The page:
Hybrid Car – More Fun with Less Gas

solar cooking under clouds - Page 4

register ::  Login Password  :: Lost Password?
Posted by Morris Dovey on October 4, 2010, 6:55 am
 
On 10/3/2010 11:53 PM, Josepi wrote:

Agreed - but let's do some really simple arithmetic and assume six hours
of useful sun per day...

[1] Solar thermal without storage discards 5/6 (83%) of incoming energy
because we only use it 1/6 of the time, leaving us with a 17% efficiency.

[2] An efficient solar-powered Stirling engine can (in theory - I've
been working my way toward practical testing) convert heat energy to
mechanical energy with an efficiency greater than 30%, and that
mechanical energy used to drive an alternator to produce electricity. If
the alternator produces losses of 30%, then the overall generating
efficiency is slightly in excess of 20%.

[3] PV with or without storage loses approx 90% of delivered energy to
losses in the radiant->electrical conversion, leaving us with an approx
10% generating efficiency.

All three approaches allow storing energy for use later.


I'll agree with the first sentence for the comparison of [1] and [3].
The entire motivation for investigating approach [2] is that it should
deliver at least double the performance of [3], possibly at a much lower
cost.

There's a huge amount of unexplored territory here. I'm confident that I
could build a flat panel to operate above 400F/200C, but I don't have
a good handle on storage at that temperature (phase change materials,
perhaps).

We have heat pumps that extract heat from the ground to warm homes to
comfortable temperatures. We've built Stirling cycle heat pumps and
we've built solar-powered Stirling engines. Could a combination of the
two be used to deliver cooking temperatures from low-grade stored heat?
Probably. Would it be cost-effective? Dunno - I suspect it's never been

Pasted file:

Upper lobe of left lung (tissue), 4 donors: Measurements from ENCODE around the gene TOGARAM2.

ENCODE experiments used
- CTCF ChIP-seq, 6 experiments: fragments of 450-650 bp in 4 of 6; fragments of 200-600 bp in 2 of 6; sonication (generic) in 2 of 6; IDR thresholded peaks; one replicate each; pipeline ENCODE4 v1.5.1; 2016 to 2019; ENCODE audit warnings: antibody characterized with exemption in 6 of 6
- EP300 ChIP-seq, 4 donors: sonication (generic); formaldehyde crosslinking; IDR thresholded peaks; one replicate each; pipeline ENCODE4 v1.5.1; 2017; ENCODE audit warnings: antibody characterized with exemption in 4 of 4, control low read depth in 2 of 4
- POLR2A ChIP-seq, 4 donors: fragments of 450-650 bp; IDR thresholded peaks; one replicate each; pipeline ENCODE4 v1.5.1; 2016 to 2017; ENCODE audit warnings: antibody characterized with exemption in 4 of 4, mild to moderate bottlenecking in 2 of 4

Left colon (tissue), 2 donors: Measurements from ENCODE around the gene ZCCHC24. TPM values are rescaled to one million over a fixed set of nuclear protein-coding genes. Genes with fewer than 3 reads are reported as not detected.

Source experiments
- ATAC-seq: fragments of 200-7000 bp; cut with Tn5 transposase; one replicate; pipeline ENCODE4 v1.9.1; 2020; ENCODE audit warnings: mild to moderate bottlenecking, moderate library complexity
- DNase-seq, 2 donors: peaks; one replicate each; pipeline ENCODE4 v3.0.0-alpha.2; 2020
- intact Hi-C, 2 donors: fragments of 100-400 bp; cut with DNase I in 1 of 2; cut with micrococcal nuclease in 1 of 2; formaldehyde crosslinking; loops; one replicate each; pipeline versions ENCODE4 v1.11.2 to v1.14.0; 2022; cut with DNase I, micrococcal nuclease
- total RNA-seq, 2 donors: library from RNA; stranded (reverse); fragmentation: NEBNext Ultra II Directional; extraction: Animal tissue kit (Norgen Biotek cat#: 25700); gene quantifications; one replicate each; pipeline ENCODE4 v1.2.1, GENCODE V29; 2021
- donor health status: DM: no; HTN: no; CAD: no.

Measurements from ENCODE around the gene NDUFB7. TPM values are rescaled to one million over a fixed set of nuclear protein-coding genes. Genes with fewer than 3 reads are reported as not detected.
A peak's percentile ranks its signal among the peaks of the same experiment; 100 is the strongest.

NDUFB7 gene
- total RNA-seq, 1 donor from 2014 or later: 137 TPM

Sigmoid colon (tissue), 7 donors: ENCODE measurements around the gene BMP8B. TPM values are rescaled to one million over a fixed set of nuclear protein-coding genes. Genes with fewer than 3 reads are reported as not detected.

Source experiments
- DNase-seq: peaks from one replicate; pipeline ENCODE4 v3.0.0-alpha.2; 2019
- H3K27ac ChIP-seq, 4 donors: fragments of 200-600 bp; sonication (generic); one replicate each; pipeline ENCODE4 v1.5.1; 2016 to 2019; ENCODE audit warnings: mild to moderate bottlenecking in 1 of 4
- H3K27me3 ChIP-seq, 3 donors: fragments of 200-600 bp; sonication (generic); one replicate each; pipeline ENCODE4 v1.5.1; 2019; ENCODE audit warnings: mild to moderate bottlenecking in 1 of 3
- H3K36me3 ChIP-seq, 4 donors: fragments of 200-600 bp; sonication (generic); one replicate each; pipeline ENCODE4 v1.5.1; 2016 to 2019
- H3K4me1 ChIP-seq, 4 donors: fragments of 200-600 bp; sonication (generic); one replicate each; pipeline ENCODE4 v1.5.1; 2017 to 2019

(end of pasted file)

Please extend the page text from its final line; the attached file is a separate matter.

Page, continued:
tried.

All systems now in use already waste most of most of their capability,
so that shouldn't be a show-stopper. At least with solar we don't waste
something that's increasingly difficult to find or expensive to replace
- and it's not likely to trash our environment. :)

--
Morris Dovey
http://www.iedu.com/DeSoto/
PGP Key ID EBB1E70E


Posted by Josepi on October 4, 2010, 12:24 pm
 
From my experience those temperatures would be hard to achieve or extreme
with a flat panel. The main issue there, even more so, would be the cloudy
sky factor.

I figure some concentration for usuable cooking temperature and storage to
gather enough energy to deliver that temperature range for the few hours
needed to cook would be in order.

This, probably, implies some active mechanisms.... maybe a tracker and smart
mechanism for capture / delivery switch over. Perhaps a multiple day capture
would be in order in an extreme climate (Antarctica)



<much snipped>
 I'm confident that I
could build a flat panel to operate above 400F/200C, but I don't have
a good handle on storage at that temperature (phase change materials,
perhaps).

--
Morris Dovey
http://www.iedu.com/DeSoto/
PGP Key ID EBB1E70E




Posted by Morris Dovey on October 4, 2010, 2:09 pm
 On 10/4/2010 7:24 AM, Josepi wrote:

For typical wood-construction panels, they /would/ be pretty extreme -
altogether too close to Bradbury's 451F (There's an interesting article
at http://en.wikipedia.org/wiki/Autoignition_temperature ) - but the
maximum temperature is determined by the point at which the panel's
losses equal the energy input. It really does look like a materials issue.

The cloudy sky factor is important. If you reduce the input to 50%, then